Over the next few weeks, we here at The Escapist will be playing an informal draft tournament of Journey Into Nyx. To kick it off, we’ll looking at a few packs and seeing what three of our various Magic players would pick. We’ll have perspectives from Josh Vanderwall, Magic Judge and regular hexproof writer, Justin Clouse, the office’s competitive Magic player, and myself, Jon Bolding. I’ll call myself “The Rookie,” because while I played magic for years, that was over a decade ago. There’s a lot to learn and re-learn.
Without further ado, here’s the first pack we opened:
[mtg_card=Aspect of Gorgon][mtg_card=Font of Fortunes][mtg_card=Font of Return][mtg_card=Oppressive Rays][mtg_card=Pin to the Earth][mtg_card=Flamespeaker’s Will]
[mtg_card=Forgeborn Oreads][mtg_card=Lagonna-Band Trailblazer][mtg_card=Oakheart Dryads][mtg_card=Renowned Weaver]
[mtg_card=Chariot of Victory]
[mtg_card=Temple of Epiphany]
Justin, The Competitor:
This pack is pretty weak, none of the creatures are of a high quality, but there’s a few decent removal spells. The best picks here are [mtg_card=Oppressive Rays], [mtg_card=Pin to the Earth] and [mtg_card=Magma Spray] with [mtg_card=Magma Spray] being in a slight lead. Of those three though [mtg_card=Oppressive Rays] basically cuts the whole pack on white, and it’s my pick here. It leaves only a pretty unexciting [mtg_card=Lagonna-Band Trailblazer], and this will send a strong signal that may pay off as the draft continues. Signals shouldn’t always be the first consideration, but they are useful when splitting the difference on similar picks.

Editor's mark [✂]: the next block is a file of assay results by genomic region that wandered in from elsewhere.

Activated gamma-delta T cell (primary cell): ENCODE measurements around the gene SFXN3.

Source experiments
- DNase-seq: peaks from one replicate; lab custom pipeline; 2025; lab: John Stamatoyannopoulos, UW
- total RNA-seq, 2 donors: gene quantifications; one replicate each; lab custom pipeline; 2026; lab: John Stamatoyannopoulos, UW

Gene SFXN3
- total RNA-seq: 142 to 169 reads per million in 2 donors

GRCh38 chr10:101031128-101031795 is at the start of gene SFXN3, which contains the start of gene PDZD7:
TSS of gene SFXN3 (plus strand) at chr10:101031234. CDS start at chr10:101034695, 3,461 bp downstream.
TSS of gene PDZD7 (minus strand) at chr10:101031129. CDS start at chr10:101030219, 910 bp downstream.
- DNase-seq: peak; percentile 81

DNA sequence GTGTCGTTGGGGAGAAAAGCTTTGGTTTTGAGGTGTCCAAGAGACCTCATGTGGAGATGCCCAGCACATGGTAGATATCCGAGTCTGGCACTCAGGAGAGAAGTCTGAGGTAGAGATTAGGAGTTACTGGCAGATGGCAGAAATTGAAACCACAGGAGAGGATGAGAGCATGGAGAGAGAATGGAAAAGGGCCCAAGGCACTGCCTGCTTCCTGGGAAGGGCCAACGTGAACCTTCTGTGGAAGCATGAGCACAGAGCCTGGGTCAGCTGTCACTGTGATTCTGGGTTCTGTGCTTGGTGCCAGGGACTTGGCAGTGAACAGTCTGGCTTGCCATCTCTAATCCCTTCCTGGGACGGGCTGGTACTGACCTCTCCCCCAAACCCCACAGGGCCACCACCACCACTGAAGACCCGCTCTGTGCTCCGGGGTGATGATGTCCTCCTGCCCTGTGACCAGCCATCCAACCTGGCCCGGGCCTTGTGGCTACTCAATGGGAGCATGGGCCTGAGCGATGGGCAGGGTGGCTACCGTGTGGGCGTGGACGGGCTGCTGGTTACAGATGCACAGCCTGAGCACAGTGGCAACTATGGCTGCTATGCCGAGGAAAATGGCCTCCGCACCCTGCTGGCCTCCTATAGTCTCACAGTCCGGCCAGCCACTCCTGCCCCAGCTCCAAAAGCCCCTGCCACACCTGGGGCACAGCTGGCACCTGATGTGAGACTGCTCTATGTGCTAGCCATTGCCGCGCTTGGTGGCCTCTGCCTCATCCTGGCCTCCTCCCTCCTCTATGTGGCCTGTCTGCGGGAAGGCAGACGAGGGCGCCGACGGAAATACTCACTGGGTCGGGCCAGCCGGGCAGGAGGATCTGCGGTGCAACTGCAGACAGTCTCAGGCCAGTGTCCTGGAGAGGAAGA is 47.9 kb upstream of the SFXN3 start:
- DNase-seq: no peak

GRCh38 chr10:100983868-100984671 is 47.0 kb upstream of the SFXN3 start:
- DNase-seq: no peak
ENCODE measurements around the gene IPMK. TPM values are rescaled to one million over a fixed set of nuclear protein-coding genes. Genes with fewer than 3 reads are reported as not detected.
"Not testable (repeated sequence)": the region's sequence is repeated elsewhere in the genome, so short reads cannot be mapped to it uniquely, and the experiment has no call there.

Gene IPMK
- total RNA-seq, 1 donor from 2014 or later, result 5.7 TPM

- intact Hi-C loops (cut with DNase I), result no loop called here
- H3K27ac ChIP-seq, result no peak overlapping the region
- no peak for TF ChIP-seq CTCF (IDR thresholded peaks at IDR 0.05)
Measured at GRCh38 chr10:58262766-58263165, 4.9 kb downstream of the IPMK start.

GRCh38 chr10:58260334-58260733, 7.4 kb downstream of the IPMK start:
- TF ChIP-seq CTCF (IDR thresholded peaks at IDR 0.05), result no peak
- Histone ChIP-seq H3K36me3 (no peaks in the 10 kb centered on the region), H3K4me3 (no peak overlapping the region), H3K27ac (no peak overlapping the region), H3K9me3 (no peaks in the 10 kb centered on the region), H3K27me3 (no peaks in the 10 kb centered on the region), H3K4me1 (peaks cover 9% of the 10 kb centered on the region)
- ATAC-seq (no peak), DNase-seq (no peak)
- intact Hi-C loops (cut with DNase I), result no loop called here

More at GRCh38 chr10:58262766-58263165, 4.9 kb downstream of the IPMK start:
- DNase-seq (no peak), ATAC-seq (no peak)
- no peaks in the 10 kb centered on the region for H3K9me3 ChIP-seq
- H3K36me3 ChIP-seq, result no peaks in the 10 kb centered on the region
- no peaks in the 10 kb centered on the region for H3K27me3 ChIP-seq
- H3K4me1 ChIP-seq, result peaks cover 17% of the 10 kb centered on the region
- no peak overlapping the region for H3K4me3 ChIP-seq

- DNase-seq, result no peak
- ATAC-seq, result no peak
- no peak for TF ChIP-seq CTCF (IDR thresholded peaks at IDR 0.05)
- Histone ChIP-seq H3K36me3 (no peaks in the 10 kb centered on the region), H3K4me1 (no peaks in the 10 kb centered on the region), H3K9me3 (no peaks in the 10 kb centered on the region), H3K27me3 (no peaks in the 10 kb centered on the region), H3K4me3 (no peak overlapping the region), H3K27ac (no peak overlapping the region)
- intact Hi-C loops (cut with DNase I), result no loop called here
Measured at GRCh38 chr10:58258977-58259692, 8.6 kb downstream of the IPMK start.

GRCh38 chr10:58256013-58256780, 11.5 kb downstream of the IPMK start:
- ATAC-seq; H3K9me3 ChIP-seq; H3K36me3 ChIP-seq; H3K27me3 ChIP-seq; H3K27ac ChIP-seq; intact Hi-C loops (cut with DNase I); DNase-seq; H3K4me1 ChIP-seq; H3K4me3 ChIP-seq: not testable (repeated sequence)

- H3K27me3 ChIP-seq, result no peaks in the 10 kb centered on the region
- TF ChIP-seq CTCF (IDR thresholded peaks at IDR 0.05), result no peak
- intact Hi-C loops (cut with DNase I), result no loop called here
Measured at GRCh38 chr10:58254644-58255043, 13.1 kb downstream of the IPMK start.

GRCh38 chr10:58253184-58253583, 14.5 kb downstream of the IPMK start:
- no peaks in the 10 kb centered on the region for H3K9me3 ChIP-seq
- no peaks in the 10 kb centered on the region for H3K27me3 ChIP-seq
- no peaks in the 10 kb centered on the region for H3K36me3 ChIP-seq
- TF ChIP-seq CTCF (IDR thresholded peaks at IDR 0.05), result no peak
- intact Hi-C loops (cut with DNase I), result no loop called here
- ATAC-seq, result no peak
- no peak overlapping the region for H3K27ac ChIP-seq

Josh, The Judge[mtg_card=Oppressive Rays] isn’t very mana intensive, so you can easily splash it with any kind of fixing. It doesn’t commit you to a color, but it’s fairly solid and reliable quasi-removal. If nothing else, you can force your opponent to commit their turn to attacking or blocking, rather than casting spells to further their position. It’s not amazing by any means, but it’s a solid first pick that keeps your options open.
I’d be tempted to take [mtg_card=Temple of Epiphany], because the scry and dual colors make for a great UR mana base, but this does sort of commit you to one color or the other (or both) which isn’t necessarily ideal when you have no idea what other people are drafting or what the rest of the packs might offer. [mtg_card=Magma Spray] is another decent-looking option, but the 2-damage burn just won’t reliably kill enough things to count on. [mtg_card=Oppressive Rays] incapacitates virtually anything, barring your opponent having a billion mana to play with, and removal is crucial in limited formats, so that’s almost certainly where I’d want to be.
Jon, The Rookie
My gut says I should take [mtg_card=Temple of Epiphany]. My thinking is that it gives me a strong UR mana pump – and one of my strongest playstyles is UR. However, I’d have a bit of fear that I’m locking into a style of play too early in the draft. It’s clear that [mtg_card=oppressive rays] is a good choice, and strong removal, and throwing a small sideline into white wouldn’t be hard in Journey Into Nyx, which has quite a few decent low cost white cards.
In the end, I’d take [mtg_card=Temple of Epiphany]. I think that taking a few strong red and blue cards over the next few picks would signal to the player near me that I’m going into them, giving me an edge. In reality, I can’t ignore a strong mana base – managing that is one of my favorite Magic experiences and my decks tend to be strong there. In the end, if one of my many cards ends up being a land I don’t use, I can take that hit. The opportunity to build a deck that controls the field is too tempting to pass up.
Check back next week for analysis of a few more draft packs, and in the following weeks for the decks we actually drafted, as well as how they performed in play.